Her eminence asked me about the Mitral Valve Birthday Party, so here goes.
You have read references to my cousin Libby in the blog. If God only allows one good thing to happen to you for the rest of your lives, and you get to choose what it is, meeting Libby and becoming a part of her extended family should rank pretty high up there on your list. Libby was one of the sisters I didn't have but SHOULD have. She is the only child of my mother's sister Florence.
Here's the kind of person Florence was: she didn't have a middle name, so when people asked her what her whole name was, she would say, "Florence Ann Rebecca Tincher". (You might notice that two of my children also have the names Ann and Rebecca.) I never got to meet Florence, since she died before I was born. She had rheumatic fever as a child and had a weak heart. That didn't stop her from being a wild, fun-loving person. We have pictures of her where she has this great, free-spirit, beautiful smile on her face. (My daughter Ann bears an uncanny resemblance to her.) Florence was several years older than Mom, old enough that Mom was her bratty little sister. Mom said she used to love to dress up in Florence's clothes (and get in trouble for it). Mom also remembered going to Nashville with Florence on a bus to see the Grand Ole Opry. Mom said she hated the Opry--but sometimes now I wonder if she really did.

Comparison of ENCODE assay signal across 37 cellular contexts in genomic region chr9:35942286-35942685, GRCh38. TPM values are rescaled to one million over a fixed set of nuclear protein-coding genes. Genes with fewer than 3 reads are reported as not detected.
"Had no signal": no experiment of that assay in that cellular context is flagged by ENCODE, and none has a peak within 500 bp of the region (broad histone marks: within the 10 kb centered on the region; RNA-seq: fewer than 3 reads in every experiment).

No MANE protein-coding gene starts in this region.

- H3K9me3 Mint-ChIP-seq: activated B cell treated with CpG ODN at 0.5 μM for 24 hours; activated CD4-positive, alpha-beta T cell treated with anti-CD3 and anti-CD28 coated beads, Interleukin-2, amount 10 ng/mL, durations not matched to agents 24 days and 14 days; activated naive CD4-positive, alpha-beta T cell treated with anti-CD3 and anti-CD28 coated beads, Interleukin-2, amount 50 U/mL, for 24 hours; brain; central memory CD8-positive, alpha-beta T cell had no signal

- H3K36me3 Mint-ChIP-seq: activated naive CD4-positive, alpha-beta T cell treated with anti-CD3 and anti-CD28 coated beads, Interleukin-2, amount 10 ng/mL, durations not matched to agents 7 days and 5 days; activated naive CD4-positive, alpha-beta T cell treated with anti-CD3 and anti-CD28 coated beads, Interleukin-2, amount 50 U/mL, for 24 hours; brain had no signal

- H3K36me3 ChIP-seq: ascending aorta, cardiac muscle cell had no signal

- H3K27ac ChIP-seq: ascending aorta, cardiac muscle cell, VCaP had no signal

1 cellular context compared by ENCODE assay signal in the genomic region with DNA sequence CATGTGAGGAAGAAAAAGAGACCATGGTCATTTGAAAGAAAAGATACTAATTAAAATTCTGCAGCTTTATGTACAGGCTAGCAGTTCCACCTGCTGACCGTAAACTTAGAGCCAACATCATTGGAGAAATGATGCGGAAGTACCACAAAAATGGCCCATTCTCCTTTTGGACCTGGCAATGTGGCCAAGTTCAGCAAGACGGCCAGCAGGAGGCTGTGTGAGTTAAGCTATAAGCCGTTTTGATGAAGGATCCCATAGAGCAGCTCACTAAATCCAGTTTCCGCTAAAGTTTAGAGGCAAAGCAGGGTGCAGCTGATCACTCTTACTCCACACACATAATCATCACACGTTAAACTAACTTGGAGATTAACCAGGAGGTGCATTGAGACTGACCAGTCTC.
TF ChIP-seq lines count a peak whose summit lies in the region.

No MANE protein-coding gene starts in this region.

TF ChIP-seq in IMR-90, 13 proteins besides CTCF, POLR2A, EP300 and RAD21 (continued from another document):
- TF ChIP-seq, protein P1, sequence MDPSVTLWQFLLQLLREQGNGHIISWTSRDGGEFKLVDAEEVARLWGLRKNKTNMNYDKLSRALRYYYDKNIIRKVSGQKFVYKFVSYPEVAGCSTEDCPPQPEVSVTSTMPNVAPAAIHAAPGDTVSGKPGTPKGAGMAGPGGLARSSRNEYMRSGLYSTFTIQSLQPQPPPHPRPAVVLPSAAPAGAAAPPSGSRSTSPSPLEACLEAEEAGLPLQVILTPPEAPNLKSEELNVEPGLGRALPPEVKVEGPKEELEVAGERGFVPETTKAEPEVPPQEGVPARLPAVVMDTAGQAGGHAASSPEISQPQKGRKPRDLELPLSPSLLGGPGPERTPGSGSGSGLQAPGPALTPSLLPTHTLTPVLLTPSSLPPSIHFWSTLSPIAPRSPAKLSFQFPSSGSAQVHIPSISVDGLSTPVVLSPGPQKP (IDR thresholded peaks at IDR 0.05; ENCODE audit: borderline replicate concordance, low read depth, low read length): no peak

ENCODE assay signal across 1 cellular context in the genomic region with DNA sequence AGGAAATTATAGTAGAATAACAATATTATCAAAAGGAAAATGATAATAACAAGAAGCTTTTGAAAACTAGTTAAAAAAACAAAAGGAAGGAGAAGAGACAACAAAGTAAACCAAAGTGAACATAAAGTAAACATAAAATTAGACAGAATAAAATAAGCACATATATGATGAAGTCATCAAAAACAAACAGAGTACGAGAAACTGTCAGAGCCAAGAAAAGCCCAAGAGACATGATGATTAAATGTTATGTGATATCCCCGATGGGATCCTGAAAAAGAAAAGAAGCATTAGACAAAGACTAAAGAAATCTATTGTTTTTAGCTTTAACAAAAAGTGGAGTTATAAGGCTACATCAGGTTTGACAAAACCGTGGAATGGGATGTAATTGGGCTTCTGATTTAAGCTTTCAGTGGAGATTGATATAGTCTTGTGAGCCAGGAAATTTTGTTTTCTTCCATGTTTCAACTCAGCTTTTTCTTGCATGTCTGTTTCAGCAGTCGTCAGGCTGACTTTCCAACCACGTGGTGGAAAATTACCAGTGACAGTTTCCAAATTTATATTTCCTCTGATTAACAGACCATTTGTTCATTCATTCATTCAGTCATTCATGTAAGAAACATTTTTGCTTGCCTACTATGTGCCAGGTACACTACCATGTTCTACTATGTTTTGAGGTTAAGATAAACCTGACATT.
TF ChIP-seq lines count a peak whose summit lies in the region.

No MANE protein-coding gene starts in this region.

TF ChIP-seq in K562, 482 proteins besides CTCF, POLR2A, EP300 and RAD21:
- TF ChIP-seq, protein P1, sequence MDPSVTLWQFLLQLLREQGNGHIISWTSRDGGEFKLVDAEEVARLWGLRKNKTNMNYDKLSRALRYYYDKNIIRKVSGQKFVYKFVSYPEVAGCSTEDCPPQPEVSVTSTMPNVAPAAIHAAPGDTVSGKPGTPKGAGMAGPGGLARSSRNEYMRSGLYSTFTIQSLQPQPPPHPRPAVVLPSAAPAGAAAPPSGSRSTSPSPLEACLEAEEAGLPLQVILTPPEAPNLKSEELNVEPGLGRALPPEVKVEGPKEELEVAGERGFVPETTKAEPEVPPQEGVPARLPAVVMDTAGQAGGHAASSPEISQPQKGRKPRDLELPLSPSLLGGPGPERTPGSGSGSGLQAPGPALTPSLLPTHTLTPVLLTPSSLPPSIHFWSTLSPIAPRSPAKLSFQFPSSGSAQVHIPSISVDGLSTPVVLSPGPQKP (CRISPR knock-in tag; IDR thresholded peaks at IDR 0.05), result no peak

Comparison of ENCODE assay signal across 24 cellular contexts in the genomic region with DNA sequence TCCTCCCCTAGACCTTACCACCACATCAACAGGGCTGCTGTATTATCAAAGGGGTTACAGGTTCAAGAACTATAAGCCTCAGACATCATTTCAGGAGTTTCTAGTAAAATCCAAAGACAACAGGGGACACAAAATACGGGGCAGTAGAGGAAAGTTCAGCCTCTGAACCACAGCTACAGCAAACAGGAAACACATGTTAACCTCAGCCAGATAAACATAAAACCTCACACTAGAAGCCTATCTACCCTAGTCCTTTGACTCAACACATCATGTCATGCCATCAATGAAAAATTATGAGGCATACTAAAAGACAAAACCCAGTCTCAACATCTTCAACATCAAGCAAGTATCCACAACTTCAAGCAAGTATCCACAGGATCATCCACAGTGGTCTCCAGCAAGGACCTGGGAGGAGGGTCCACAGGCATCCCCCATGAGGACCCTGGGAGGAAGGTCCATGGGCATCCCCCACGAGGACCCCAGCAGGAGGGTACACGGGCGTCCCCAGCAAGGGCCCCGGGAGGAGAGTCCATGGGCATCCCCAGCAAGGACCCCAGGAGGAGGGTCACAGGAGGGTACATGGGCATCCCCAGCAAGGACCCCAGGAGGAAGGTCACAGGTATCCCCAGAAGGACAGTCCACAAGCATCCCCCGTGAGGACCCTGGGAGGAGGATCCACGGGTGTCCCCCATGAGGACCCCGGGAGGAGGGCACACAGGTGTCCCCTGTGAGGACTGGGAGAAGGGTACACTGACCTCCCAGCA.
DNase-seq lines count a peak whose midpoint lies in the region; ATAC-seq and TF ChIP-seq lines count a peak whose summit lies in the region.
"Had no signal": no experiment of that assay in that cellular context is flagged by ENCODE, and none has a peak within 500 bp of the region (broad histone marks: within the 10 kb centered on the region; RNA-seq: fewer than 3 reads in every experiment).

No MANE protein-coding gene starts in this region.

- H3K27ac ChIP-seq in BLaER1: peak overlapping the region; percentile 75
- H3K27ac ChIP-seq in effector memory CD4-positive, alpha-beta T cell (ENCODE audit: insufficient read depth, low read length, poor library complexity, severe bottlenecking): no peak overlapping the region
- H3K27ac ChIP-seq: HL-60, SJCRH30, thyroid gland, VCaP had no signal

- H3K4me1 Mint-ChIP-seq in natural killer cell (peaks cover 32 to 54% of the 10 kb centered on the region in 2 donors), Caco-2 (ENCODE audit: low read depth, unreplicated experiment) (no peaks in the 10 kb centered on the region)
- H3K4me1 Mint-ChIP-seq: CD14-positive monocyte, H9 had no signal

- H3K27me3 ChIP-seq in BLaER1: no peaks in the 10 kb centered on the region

Florence married Herb Bynum. I have no details of their romance or early married life, but I bet Libby does. All I know about Herbie was that he had red hair, he was a barber, and he had tuberculosis. At the time that he got sick with TB, the accepted treatment was isolation in the Waverly Hills TB sanitorium in Louisville, so Herb went there, leaving Florence and baby Libby with my granny, Florence's mom. Herb died way young, maybe when Libby was around six years old.
Florence made a living for Libby and herself, and helped to support my Granny, with whom they lived. My mom also lived there at the time. Florence Ann Rebecca worked really hard, maybe at Steiden's Grocery, a hat factory, seems like a dry goods store (think Dillard's, you young folks). One day two or three days before Christmas, when Libby was still a little thing (maybe about 8 or 9), Florence came home from work and told Granny that she thought she'd lie down for a while. When she hadn't awakened after a couple of hours, someone checked on her and found she had died. Too early a loss of one of the world's great people, in my opinion.
All this knowledge to get to the place where Libby was an orphan at the ripe old age of 10. How that affected her life is the subject of a future post.
Love to all, and God bless.